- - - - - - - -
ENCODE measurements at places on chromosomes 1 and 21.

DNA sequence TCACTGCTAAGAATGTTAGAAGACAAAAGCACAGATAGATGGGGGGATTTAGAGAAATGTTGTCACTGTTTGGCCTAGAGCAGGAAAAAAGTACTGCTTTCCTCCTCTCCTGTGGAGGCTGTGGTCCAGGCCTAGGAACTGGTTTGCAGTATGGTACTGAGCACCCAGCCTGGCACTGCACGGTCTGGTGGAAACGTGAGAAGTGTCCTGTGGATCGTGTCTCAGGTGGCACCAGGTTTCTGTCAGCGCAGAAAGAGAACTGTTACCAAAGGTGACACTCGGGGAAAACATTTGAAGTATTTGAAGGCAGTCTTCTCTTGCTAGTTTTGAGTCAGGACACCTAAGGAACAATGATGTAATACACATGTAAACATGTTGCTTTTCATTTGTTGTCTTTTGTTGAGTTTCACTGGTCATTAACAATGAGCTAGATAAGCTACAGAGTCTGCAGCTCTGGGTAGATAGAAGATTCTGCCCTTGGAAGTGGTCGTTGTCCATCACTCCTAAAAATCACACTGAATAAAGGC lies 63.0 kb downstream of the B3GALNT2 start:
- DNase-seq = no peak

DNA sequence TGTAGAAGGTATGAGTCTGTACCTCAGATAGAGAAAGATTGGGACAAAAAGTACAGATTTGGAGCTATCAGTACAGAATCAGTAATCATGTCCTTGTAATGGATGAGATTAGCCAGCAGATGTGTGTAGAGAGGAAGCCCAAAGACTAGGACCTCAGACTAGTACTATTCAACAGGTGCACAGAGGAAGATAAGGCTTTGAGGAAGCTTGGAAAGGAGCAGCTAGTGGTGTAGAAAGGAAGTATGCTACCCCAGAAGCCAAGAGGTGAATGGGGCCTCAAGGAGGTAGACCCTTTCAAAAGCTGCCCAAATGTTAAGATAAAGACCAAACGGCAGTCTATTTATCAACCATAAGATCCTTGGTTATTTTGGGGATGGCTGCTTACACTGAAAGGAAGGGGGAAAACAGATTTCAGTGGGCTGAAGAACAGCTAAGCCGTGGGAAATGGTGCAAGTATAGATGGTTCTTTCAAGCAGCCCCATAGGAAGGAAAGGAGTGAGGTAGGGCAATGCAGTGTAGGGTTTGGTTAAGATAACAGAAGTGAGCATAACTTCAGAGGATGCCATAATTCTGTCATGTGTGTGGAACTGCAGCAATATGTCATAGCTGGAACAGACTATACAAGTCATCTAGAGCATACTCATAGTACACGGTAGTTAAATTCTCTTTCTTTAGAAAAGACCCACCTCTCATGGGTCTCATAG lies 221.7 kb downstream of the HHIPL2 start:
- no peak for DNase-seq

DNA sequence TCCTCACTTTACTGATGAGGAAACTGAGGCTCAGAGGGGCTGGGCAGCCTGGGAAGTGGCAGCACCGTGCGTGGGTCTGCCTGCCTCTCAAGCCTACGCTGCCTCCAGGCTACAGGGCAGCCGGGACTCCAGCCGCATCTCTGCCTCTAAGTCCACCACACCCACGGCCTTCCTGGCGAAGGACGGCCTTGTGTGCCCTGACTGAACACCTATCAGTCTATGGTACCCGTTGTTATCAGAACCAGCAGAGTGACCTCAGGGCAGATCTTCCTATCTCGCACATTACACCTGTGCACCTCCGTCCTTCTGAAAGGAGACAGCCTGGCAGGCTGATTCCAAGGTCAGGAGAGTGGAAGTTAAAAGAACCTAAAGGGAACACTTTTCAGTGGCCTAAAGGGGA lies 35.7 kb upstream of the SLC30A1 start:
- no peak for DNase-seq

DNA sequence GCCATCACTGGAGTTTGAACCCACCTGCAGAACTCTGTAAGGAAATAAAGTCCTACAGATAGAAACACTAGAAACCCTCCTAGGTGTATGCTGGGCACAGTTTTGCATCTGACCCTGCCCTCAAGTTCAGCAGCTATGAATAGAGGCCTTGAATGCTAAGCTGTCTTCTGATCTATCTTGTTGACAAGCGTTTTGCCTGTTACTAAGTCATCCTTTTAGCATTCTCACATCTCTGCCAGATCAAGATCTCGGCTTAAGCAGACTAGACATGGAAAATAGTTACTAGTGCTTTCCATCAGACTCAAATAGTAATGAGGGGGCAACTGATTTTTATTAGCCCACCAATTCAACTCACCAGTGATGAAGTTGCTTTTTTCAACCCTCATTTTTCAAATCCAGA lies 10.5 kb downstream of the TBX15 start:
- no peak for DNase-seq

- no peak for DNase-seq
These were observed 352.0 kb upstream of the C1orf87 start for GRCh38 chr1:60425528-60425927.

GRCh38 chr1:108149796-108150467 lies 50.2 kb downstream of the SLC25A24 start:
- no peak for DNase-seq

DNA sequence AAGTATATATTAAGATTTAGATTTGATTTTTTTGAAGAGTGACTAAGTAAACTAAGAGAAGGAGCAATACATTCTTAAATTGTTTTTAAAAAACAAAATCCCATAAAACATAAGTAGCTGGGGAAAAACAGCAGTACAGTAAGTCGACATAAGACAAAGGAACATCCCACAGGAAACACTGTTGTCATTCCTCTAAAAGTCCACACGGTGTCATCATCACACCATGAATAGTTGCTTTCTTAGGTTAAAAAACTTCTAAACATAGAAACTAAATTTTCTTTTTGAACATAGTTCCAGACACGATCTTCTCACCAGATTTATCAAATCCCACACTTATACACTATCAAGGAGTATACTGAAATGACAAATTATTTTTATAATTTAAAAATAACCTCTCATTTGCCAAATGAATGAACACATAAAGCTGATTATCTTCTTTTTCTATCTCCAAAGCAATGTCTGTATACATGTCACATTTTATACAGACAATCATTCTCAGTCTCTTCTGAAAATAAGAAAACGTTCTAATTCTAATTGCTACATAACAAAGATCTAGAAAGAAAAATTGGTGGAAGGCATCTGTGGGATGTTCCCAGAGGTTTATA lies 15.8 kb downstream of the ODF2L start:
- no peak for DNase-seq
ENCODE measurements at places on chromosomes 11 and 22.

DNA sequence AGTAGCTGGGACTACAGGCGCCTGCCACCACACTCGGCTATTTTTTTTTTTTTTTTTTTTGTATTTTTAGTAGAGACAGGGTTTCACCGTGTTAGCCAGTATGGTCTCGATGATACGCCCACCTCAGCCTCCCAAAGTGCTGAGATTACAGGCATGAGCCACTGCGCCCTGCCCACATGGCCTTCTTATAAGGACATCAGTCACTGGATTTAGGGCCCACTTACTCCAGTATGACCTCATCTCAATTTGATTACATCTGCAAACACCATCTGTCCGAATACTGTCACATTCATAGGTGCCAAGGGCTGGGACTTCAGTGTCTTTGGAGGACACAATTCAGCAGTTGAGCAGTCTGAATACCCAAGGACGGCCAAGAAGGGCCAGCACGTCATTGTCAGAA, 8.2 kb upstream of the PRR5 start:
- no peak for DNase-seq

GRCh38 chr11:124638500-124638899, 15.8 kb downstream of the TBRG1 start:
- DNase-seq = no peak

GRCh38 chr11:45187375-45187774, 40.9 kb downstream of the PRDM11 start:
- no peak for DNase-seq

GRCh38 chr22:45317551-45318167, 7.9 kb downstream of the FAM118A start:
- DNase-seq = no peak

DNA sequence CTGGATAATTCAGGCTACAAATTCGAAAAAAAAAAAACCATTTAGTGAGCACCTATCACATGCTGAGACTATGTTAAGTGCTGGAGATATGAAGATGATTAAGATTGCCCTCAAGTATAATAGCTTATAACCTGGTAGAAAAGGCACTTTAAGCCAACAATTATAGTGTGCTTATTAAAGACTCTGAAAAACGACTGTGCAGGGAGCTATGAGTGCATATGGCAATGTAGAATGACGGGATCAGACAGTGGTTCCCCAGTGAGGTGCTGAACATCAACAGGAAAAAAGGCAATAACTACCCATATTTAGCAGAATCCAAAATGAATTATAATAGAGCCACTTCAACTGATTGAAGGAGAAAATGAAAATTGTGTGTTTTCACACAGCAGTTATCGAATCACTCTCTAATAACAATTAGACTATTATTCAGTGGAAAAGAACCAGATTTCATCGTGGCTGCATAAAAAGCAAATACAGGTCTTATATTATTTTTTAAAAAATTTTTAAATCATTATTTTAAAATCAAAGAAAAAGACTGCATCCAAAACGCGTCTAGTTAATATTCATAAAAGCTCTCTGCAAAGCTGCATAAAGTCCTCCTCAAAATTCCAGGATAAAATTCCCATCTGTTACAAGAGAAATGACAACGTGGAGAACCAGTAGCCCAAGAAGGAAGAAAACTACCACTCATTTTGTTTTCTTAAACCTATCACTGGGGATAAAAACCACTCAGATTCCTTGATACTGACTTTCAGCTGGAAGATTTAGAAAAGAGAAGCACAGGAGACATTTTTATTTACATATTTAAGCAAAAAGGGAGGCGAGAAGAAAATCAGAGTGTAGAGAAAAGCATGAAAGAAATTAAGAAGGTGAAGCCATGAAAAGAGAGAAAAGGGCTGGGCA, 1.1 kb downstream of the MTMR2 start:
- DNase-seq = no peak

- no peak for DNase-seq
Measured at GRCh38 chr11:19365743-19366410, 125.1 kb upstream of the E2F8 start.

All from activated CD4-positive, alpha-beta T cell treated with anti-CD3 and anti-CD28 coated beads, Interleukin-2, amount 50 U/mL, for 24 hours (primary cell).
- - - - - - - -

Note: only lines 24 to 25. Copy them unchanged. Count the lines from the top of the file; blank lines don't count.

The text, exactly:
- DNase-seq = no peak

DNA sequence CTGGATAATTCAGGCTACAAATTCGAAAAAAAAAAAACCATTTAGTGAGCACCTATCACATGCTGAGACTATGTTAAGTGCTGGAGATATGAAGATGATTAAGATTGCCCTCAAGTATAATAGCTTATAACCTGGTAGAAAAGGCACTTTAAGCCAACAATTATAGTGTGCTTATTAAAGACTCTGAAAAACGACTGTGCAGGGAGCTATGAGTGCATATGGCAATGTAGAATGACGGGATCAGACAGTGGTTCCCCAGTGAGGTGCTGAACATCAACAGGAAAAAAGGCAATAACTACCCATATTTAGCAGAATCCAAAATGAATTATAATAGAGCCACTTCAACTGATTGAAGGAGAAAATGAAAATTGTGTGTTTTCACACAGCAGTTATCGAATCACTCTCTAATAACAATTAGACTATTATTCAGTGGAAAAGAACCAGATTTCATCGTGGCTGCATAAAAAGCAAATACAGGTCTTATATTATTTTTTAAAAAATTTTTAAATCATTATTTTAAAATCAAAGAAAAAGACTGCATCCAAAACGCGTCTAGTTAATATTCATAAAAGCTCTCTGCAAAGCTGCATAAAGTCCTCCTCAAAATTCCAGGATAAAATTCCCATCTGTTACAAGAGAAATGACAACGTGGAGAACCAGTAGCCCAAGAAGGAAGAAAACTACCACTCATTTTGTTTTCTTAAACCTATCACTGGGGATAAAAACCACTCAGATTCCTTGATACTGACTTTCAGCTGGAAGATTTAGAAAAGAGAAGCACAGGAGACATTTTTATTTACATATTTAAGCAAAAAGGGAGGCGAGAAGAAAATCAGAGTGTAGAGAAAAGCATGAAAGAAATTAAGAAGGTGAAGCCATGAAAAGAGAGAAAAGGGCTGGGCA, 1.1 kb downstream of the MTMR2 start: